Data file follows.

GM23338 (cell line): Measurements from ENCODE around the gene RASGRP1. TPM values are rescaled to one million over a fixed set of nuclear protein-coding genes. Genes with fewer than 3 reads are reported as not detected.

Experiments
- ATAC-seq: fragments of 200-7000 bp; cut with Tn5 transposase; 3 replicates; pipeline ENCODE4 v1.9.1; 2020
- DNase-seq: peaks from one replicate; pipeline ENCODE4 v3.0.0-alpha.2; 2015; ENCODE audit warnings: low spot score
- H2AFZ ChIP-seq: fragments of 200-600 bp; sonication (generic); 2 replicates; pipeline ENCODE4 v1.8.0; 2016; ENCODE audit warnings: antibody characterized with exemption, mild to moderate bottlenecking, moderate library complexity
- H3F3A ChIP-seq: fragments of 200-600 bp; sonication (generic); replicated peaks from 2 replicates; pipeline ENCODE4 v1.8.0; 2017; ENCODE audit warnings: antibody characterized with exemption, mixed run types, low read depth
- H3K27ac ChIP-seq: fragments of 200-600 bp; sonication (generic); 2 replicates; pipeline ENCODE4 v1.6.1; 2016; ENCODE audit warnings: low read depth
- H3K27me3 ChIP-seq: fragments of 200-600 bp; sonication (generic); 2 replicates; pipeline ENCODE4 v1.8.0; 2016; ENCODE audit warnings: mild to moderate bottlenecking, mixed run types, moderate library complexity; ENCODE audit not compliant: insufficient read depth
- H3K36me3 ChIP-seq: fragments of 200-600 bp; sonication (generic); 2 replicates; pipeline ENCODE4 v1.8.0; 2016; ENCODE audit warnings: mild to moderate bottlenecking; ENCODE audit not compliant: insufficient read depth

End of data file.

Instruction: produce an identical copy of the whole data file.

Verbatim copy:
GM23338 (cell line): Measurements from ENCODE around the gene RASGRP1. TPM values are rescaled to one million over a fixed set of nuclear protein-coding genes. Genes with fewer than 3 reads are reported as not detected.

Experiments
- ATAC-seq: fragments of 200-7000 bp; cut with Tn5 transposase; 3 replicates; pipeline ENCODE4 v1.9.1; 2020
- DNase-seq: peaks from one replicate; pipeline ENCODE4 v3.0.0-alpha.2; 2015; ENCODE audit warnings: low spot score
- H2AFZ ChIP-seq: fragments of 200-600 bp; sonication (generic); 2 replicates; pipeline ENCODE4 v1.8.0; 2016; ENCODE audit warnings: antibody characterized with exemption, mild to moderate bottlenecking, moderate library complexity
- H3F3A ChIP-seq: fragments of 200-600 bp; sonication (generic); replicated peaks from 2 replicates; pipeline ENCODE4 v1.8.0; 2017; ENCODE audit warnings: antibody characterized with exemption, mixed run types, low read depth
- H3K27ac ChIP-seq: fragments of 200-600 bp; sonication (generic); 2 replicates; pipeline ENCODE4 v1.6.1; 2016; ENCODE audit warnings: low read depth
- H3K27me3 ChIP-seq: fragments of 200-600 bp; sonication (generic); 2 replicates; pipeline ENCODE4 v1.8.0; 2016; ENCODE audit warnings: mild to moderate bottlenecking, mixed run types, moderate library complexity; ENCODE audit not compliant: insufficient read depth
- H3K36me3 ChIP-seq: fragments of 200-600 bp; sonication (generic); 2 replicates; pipeline ENCODE4 v1.8.0; 2016; ENCODE audit warnings: mild to moderate bottlenecking; ENCODE audit not compliant: insufficient read depth